Figure 6 - Two unit fcc cells with a smaller body centered tetragonal cell marked in the center (left). By a homogeneous compression in the direction of the arrows and an expansion in the plane normal to it the bcc structure (right) is obtained.
On cooling this structure becomes unstable and transforms to a body-centered cubic (bcc) lattice. The elementary bcc cell is a cube with the atoms on the corners and with an additional atom in the center. The transformation from fcc to bcc can be considered as a homogeneous distortion, like that in figure 2. This can be made clear by figure 6. In this figure are drawn two fcc cubic cells, and within them a smaller cell containing an atom in the center. This is a body centered tetragonal (bct) cell. By a homogeneous compression in the vertical direction, indicated by the arrows, and an expansion in the plane normal to it, a cubic bcc lattice is created without the need to change the volume of the bct cell.
Figure 7 - FCC to BCT
One of the differences between the two phases is that martensite has a body-centered tetragonal (BCT) crystal structure, whereas austenite has a face-centered cubic (FCC) structure. Martensite has a lower density than austenite, so that the martensitic transformation results in a relative change of volume.
Martensite is not shown in the equilibrium phase diagram of the iron-carbon system because it is not an equilibrium phase. Equilibrium phases form by slow cooling rates allowing sufficient time for diffusion, whereas martensite is usually formed by fast cooling rates. Since chemical processes (the attainment of equilibrium) accelerate at higher temperature, martensite is easily destroyed by the application of heat. This process is called tempering. Since quenching can be difficult to control, many steels are quenched to produce an overabundance of martensite, then tempered to gradually reduce its concentration until the right structure for the intended application is achieved. Too much martensite leaves steel brittle, too little leaves it soft.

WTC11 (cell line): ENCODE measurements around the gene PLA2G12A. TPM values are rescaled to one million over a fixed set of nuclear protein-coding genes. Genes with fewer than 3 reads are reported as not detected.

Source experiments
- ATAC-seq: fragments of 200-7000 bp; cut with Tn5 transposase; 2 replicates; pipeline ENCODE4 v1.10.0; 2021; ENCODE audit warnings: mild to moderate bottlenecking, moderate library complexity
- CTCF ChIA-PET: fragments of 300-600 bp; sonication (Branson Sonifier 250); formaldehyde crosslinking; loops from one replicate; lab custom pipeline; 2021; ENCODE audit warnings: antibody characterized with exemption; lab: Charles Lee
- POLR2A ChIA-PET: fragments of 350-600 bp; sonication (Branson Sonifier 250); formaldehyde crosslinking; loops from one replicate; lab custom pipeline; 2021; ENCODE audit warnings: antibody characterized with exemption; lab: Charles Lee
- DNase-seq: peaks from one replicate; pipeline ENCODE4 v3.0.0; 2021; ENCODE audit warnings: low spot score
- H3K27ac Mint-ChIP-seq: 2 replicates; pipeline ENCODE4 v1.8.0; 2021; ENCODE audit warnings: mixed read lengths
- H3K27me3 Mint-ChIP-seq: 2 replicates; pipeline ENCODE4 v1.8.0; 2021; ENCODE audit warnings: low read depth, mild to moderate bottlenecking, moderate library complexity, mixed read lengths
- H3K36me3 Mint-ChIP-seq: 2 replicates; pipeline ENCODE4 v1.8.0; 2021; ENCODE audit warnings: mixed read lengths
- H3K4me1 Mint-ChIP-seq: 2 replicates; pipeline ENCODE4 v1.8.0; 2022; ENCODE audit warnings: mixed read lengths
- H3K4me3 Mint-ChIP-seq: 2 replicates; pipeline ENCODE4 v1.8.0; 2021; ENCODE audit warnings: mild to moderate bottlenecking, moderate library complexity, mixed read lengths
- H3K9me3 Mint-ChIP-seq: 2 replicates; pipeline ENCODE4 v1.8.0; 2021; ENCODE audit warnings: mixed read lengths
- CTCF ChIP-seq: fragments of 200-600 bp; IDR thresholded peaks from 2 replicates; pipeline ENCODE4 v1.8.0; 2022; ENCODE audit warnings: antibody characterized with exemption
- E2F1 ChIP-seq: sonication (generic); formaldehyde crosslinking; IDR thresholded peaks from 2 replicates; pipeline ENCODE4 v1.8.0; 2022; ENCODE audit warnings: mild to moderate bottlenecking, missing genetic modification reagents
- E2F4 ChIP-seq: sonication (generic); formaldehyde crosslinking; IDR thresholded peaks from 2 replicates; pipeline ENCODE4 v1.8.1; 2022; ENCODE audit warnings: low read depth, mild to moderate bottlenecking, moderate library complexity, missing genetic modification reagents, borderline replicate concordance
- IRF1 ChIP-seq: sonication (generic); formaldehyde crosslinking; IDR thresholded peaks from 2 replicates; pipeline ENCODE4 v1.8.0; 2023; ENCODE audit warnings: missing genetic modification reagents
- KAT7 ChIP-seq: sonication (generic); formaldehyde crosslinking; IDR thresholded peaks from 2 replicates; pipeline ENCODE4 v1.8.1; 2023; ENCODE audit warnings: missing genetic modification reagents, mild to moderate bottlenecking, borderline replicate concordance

Equilibrium phases form by slow cooling rates allowing sufficient time for diffusion, whereas martensite is usually formed by fast cooling rates. This process is called tempering. Too much martensite leaves steel brittle, too little leaves it soft. The resulting martensitic steel is extremely hard but very brittle. Thus, the martensite is then heated in a process called tempering, which causes the martensite to transform partially into ferrite and cementite.
Figure 8 - Surface markings due to the formation of martensite plates in Fe-Ni single crystals. The width of the figure corresponds to 4mm of the sample.
The martensitic transformation leaves also characteristic marks on the surface. In figure 8 is shown the surface contrast due to a partial martensitic transformation in an iron-nickel single crystal. The dark bands are the traces of martensite plates that have grown through the sample volume and have intersected with the surface leading to a surface upheaval. The long ones have formed first, and between them shorter ones have appeared whose growth has been impeded by the long ones.
Figure 9 - Martensitic microstructure in CuZnAl (M. Morin, INSA de Lyon)
A crystallographic analysis has shown that the martensite plates have very definite crystal orientations with respect to the original structure. These orientation relationships can nowadays well be accounted for by phenomenological theories, described first by Wechsler, Lieberman and Read, and Bowles and Mackenzie, discussed in the book by Nishiyama and in the book edited by Otsuka and Wayman.